Go inside the worlds of art, fashion, design, and lifestyle.
In 2016, Lauren Rodriguez debuted her womenswear line, LOROD, which is focused on utilitarian, modern clothing with a refined edge. Artistic influences like Robert Rauschenberg remain a constant for the young designer, given her background in painting and sculpture. She believes in art and design informing one another, but she also hasn’t shied away from finding inspiration in the personal.
Whitewall caught up with Rodriguez to learn more about her emphasis on functional garments, her commitment to manufacturing in the U.S., and her excitement about the growing commitment to sustainability set out by her peers in fashion.
WHITEWALL: You went to Parsons for painting and sculpture. Tell us about your early art influences.
LAUREN RODRIGUEZ: At Parsons I looked a lot at Eva Hesse’s Post-Minimal works and Ana Mendieta’s sculptures and performances. I was making sculptures that combined soft materials, such as latex and silicone, with hard metals, so naturally I was drawn to the way Hesse and Mendieta experimented with materials.
WW: How did you move from fine art to fashion?
LR: Although I studied painting and sculpture in college, I was always interested in fashion design and always intended on connecting my arts education to design in one way or another. I wanted to start a company that could be an intersection for creative practices.
WW: LOROD is all about utility and function with refinement. What attracts you to making garments with purpose?
LR: By placing an emphasis on function, you’re able to create timeless items with purpose that you can hand down for generations. I have always felt there was something compelling about the ease and pragmatism that a uniform provides and wanted to highlight those same functions commonly found in many American classics and workwear.
WW: Can you tell us about how Robert Rauschenberg inspired your Pre-Fall 2019 collection?
LR: I created a sports-themed print for our PF19 collection inspired by Rauschenberg’s assemblage that is comprised of female athletes I admire. As I started looking more deeply into Rauschenberg’s work, I remembered a piece he had done called Open Score that includes artists such as Frank Stella and Simone Forti—playing tennis at the Armory. As the players rally back and forth, a harrowing sound created by mechanisms on the rackets fills the Armory and the lights turn off one by one. I decided to reinterpret this performance as both an homage to Bob’s work and as a way to show the clothes in motion.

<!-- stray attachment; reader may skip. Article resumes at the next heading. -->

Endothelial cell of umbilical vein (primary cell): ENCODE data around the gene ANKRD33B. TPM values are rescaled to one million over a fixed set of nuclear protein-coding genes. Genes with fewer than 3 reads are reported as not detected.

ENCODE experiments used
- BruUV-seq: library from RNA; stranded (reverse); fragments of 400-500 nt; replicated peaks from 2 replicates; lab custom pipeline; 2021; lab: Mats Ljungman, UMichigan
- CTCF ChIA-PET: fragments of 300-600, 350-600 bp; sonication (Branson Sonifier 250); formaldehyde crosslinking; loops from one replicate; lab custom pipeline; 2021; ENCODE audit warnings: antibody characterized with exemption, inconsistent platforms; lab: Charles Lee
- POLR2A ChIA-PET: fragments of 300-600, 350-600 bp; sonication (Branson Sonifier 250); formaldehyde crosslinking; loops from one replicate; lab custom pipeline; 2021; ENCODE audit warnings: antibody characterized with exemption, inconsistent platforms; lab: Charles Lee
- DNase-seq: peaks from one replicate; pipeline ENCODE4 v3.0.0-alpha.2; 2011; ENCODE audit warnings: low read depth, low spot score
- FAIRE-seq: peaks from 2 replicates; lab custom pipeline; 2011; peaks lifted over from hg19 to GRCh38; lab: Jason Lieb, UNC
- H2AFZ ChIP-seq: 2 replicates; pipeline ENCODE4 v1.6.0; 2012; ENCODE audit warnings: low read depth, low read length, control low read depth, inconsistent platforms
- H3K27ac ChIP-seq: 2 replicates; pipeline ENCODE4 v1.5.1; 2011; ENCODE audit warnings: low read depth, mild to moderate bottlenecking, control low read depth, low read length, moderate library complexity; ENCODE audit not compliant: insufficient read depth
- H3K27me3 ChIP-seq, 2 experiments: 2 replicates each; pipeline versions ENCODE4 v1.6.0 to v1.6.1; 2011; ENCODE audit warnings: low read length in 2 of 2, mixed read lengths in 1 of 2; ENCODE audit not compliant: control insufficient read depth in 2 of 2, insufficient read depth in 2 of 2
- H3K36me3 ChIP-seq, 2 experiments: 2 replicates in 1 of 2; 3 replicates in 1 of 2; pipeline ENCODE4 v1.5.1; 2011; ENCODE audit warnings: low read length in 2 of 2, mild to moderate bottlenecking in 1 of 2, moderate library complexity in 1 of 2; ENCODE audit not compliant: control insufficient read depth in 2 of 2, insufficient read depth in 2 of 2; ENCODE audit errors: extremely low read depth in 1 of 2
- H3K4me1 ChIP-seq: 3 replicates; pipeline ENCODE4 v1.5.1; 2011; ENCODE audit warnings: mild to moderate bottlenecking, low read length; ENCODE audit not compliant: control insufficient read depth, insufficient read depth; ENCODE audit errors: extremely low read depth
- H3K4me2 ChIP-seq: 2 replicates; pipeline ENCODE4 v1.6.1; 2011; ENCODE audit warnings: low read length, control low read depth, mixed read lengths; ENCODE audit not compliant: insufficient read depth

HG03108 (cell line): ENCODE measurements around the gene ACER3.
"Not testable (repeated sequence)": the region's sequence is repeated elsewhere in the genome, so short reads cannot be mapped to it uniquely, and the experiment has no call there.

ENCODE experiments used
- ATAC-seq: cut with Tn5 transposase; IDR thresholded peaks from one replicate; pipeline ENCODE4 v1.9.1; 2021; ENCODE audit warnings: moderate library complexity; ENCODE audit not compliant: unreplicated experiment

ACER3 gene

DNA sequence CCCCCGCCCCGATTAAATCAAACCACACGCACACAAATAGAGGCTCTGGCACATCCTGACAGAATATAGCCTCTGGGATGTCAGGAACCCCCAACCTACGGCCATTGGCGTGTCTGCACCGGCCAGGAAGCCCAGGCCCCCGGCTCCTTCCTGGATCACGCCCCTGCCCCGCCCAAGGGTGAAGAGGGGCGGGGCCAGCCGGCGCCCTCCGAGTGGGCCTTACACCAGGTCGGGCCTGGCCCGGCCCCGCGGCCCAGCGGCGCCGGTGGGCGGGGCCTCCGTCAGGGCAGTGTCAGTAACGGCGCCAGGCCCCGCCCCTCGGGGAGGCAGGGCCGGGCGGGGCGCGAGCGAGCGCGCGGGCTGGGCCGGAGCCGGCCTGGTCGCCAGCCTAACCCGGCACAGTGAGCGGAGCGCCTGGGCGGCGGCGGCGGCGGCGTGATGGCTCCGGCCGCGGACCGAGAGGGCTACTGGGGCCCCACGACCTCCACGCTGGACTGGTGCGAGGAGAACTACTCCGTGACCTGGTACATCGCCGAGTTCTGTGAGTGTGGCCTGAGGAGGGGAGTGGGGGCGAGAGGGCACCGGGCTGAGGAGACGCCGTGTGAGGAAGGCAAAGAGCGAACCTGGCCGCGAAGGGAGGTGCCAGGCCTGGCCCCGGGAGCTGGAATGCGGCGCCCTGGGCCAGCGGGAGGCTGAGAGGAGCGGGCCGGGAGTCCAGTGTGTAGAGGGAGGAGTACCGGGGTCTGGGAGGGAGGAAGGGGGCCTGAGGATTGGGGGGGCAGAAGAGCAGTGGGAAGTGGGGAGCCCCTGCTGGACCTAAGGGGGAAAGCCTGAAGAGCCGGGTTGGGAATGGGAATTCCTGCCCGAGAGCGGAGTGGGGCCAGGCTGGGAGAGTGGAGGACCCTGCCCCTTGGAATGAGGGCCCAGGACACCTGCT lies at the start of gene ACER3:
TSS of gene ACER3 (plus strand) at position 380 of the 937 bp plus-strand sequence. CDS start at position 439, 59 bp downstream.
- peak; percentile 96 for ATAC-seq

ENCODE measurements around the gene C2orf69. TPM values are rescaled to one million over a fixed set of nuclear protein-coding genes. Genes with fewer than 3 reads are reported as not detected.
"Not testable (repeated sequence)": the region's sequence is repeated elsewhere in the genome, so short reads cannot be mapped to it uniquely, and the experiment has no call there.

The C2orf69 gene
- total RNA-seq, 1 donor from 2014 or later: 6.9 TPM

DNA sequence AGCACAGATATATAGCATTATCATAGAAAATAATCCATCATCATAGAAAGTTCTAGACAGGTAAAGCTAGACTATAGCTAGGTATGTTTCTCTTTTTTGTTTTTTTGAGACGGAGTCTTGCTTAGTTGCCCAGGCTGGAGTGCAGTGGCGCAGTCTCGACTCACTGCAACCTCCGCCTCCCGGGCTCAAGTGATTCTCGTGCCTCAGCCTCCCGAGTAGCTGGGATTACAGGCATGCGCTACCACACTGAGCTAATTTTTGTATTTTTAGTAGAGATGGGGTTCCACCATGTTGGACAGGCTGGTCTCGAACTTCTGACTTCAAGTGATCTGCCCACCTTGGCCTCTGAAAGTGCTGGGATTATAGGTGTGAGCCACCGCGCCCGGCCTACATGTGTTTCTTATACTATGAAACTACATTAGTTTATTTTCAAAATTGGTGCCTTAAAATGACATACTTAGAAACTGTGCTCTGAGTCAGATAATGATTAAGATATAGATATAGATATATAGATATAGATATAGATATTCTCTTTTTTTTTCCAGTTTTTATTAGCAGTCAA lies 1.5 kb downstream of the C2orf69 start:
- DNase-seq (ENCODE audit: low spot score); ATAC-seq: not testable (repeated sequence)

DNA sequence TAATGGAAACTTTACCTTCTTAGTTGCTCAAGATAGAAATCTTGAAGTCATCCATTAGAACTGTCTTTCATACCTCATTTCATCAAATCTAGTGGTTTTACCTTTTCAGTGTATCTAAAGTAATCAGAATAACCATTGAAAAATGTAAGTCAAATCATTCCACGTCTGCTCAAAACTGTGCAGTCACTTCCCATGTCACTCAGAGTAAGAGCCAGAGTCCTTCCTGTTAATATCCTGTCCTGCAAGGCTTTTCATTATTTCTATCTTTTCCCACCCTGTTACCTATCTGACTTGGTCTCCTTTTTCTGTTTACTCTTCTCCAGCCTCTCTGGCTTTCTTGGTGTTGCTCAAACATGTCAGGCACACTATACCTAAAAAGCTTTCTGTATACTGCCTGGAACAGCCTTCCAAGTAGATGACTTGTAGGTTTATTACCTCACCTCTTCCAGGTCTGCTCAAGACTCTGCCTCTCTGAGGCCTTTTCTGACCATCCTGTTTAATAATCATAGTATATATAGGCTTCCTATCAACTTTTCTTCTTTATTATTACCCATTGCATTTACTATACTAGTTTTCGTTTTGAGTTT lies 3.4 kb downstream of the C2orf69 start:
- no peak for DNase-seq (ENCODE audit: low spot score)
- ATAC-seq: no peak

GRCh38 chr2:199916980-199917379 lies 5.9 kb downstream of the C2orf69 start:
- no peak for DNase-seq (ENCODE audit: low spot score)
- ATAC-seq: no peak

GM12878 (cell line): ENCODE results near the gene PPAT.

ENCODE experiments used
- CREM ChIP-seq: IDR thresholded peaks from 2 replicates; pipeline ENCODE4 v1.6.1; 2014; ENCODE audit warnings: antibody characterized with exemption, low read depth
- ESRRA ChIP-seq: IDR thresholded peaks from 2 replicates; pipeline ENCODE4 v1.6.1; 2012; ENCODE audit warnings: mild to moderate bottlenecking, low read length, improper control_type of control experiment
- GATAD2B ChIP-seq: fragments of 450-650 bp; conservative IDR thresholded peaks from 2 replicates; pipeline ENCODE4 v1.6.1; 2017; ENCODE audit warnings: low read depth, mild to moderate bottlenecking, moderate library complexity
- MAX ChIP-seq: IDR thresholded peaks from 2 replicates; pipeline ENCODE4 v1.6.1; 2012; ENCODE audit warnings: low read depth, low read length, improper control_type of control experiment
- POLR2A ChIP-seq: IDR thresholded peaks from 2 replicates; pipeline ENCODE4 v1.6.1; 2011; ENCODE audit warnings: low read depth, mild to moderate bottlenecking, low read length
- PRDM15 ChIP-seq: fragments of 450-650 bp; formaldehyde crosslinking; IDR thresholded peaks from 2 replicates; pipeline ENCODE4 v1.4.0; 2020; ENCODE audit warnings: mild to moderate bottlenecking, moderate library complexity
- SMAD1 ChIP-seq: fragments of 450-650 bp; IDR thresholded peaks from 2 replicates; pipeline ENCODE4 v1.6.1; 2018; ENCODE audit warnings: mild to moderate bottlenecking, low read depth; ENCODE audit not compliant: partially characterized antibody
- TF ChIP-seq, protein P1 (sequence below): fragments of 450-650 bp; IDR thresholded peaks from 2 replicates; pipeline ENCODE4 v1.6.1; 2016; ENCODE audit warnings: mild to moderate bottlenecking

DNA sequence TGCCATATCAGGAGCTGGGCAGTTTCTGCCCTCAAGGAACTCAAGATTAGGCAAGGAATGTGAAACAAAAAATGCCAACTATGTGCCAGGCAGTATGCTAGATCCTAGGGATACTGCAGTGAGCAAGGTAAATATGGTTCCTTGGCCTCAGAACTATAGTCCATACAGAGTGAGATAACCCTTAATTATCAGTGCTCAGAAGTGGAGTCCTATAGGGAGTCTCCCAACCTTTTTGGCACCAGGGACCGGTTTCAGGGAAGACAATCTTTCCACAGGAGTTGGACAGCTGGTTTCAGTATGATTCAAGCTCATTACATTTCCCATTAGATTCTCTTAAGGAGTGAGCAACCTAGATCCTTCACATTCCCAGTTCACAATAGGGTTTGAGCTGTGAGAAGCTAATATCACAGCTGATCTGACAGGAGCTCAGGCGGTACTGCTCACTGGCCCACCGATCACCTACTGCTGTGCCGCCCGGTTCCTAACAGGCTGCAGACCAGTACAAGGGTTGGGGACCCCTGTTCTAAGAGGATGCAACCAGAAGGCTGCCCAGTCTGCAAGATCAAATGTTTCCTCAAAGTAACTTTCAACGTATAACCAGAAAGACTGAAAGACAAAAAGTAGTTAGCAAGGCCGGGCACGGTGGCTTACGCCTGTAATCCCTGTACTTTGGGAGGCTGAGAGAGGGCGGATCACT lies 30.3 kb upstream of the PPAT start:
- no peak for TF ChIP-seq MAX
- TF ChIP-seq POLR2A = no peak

WW: What’s an exhibition you’ve seen recently you’re still thinking about?
LR: I just saw “Soul of a Nation” at the Broad. It has really stuck with me. Seeing works from artists like Betye Saar, Barkley Hendricks, and David Hammons all in one room was unbelievable. The show was incredibly well curated.
WW: We also loved the personal inspiration behind your Resort 2019 collection, looking at your father’s family history. What did you want to convey in that collection and show?
LR: I looked at many family photos of my aunts’ and uncle’s Chicano style in the late seventies. The Latina community is an incredibly underrepresented world, particularly in fashion. It was important to me that not only the clothes, but the show environment we created, had a sense of ease and inclusivity. The goal was to replicate my experiences in my aunt’s backyard, surrounded by family, food, and laundry hanging out to dry.
WW: How does art continue to influence your role as designer?
LR: I think it’s imperative that art and design inform one another. I look to artists each season to find inspiration for the collection whether it be color palette, structure, or subject. A lot of the time I think the intersection is subconscious, but we try and bring in artist collaborations in as many forms as possible.
WW: As a younger brand, what is your perspective on where fashion is headed next?
LR: I’m excited about all the young brands that are popping up and the progressiveness they strive for across sustainability and inclusiveness. With all the awful things happening in the world, I feel hopeful that there are so many young designers that are dedicating themselves to diversity and ways in which we can be more environmentally responsible and aware.